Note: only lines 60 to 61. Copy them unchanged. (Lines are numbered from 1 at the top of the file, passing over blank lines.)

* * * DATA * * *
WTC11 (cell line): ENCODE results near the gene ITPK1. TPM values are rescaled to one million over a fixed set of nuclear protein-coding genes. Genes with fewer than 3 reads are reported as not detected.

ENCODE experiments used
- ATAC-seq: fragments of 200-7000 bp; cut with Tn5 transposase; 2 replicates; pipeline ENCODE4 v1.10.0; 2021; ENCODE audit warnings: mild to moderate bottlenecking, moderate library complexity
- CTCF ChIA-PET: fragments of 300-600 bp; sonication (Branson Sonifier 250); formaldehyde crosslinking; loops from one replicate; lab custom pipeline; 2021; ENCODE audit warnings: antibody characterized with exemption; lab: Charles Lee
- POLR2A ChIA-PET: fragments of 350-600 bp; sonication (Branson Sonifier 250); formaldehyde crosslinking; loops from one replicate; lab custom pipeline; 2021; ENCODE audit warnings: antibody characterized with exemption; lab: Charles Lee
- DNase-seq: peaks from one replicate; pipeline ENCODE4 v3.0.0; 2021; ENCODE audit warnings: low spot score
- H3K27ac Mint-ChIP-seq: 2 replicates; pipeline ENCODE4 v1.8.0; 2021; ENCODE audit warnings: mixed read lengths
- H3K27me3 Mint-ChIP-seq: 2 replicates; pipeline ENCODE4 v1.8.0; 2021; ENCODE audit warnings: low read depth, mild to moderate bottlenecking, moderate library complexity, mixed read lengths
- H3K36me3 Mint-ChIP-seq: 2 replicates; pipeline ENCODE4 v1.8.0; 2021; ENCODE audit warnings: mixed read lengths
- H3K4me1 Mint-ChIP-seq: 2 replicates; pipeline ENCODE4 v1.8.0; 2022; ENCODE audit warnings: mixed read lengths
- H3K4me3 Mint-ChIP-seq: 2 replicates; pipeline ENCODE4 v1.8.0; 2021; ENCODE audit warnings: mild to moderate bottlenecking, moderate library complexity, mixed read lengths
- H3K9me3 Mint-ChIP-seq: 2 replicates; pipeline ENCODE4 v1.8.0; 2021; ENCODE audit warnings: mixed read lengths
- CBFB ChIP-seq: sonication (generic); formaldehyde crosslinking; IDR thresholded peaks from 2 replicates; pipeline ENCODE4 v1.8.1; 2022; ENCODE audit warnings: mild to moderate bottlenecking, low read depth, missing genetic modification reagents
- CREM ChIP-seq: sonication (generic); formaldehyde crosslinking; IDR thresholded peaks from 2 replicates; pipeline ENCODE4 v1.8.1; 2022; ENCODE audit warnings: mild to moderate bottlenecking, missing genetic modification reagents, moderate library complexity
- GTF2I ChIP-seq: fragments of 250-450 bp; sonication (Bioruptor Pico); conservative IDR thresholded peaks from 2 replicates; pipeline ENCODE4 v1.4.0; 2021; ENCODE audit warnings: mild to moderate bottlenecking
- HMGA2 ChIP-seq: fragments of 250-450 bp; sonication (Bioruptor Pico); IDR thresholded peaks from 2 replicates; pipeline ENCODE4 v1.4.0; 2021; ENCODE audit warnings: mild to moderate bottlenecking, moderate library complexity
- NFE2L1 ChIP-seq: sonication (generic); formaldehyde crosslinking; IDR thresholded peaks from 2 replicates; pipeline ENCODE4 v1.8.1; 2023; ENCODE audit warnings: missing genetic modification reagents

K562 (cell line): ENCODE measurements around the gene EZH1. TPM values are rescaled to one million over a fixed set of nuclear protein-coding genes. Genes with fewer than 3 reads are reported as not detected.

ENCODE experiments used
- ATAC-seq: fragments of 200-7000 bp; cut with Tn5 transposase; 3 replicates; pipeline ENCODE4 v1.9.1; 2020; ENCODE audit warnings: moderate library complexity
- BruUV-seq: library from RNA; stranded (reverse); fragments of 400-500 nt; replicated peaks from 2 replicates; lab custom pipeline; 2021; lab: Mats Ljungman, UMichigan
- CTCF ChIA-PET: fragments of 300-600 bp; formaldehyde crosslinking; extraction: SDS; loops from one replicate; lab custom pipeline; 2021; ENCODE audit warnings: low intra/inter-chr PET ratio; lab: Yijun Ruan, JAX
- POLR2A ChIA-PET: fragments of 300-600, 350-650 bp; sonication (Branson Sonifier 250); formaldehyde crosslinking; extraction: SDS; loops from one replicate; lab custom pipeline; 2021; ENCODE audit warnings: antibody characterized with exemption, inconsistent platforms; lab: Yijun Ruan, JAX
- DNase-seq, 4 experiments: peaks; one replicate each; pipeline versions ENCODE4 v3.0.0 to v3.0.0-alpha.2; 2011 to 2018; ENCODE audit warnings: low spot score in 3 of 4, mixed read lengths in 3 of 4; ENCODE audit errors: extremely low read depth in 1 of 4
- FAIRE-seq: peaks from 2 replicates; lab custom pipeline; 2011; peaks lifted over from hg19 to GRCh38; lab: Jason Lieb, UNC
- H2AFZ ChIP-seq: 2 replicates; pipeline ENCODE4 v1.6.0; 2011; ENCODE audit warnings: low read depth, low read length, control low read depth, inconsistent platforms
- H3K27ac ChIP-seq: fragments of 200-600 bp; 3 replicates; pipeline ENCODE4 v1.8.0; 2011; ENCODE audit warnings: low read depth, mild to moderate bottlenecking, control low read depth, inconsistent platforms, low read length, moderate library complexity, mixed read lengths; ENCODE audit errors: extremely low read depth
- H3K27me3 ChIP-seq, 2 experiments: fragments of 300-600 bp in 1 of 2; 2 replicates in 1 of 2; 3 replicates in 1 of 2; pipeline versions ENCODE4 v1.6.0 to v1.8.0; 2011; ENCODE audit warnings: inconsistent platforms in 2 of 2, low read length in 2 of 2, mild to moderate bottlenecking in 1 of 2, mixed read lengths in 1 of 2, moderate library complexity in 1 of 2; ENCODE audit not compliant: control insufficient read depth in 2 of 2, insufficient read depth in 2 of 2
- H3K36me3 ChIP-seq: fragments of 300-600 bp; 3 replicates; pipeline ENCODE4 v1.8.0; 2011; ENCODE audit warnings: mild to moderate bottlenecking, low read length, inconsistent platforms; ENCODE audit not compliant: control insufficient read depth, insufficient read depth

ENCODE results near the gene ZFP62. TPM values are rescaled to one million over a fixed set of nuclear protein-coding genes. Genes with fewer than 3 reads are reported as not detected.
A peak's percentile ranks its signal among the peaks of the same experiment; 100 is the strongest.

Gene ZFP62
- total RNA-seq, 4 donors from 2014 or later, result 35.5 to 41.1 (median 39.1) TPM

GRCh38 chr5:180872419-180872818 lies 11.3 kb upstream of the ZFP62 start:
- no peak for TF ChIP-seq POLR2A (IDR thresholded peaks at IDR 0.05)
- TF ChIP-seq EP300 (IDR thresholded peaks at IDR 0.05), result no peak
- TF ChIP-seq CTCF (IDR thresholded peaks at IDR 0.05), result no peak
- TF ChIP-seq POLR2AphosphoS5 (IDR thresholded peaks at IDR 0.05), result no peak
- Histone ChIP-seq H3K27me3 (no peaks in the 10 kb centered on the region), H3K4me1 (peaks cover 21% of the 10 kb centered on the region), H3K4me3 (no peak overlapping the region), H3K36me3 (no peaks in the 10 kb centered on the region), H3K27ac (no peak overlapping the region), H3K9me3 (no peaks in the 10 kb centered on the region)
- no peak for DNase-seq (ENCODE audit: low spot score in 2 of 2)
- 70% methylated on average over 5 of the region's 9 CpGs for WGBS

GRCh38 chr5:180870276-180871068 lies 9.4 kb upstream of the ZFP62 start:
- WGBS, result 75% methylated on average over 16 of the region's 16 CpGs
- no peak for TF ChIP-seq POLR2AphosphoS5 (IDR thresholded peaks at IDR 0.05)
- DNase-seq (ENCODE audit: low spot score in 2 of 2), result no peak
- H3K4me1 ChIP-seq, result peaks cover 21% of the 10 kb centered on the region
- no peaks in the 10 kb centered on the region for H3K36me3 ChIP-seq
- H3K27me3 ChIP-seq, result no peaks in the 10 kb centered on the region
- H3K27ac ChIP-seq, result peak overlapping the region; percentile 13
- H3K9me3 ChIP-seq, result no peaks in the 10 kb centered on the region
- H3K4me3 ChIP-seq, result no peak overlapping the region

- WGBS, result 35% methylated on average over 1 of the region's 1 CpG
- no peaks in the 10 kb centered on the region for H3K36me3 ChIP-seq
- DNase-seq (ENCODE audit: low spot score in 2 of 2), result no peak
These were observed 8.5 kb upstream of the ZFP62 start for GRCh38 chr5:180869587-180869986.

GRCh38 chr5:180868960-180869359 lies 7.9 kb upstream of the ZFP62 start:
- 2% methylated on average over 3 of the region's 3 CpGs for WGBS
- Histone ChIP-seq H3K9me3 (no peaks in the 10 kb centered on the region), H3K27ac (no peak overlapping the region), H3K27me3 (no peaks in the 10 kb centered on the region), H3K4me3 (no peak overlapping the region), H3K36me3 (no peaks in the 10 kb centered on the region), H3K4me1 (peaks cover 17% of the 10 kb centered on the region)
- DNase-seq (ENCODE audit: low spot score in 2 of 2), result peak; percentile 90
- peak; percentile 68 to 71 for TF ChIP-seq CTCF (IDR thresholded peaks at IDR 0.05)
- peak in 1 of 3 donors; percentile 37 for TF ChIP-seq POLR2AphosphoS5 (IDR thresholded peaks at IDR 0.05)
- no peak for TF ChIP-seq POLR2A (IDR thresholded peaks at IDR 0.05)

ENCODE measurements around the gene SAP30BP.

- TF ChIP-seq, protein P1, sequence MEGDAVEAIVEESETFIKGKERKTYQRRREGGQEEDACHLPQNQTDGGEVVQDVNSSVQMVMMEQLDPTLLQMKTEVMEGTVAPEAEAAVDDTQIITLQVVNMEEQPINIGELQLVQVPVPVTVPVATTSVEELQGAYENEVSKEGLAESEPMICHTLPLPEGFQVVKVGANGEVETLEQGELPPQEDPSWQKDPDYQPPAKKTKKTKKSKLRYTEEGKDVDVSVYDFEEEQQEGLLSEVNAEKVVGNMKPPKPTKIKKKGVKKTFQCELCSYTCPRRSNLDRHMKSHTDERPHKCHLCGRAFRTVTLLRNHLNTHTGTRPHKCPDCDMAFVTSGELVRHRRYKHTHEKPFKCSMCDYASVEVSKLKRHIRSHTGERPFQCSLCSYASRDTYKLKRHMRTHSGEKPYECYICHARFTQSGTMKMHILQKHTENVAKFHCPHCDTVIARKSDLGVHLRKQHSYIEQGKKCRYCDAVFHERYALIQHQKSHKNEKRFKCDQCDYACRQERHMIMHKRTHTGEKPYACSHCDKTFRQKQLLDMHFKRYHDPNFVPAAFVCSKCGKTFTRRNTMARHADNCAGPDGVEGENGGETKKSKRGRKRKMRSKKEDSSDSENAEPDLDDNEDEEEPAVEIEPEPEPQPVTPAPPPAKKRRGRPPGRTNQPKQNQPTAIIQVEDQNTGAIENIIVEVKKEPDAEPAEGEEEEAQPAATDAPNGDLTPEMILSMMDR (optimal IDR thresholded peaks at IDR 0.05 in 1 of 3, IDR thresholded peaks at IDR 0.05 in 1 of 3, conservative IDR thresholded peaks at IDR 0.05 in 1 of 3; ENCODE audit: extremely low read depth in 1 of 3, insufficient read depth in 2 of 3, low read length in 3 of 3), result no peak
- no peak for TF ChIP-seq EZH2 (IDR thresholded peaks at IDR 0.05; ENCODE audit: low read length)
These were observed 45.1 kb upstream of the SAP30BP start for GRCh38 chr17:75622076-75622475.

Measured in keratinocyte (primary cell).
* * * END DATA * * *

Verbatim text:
- peak; percentile 68 to 71 for TF ChIP-seq CTCF (IDR thresholded peaks at IDR 0.05)
- peak in 1 of 3 donors; percentile 37 for TF ChIP-seq POLR2AphosphoS5 (IDR thresholded peaks at IDR 0.05)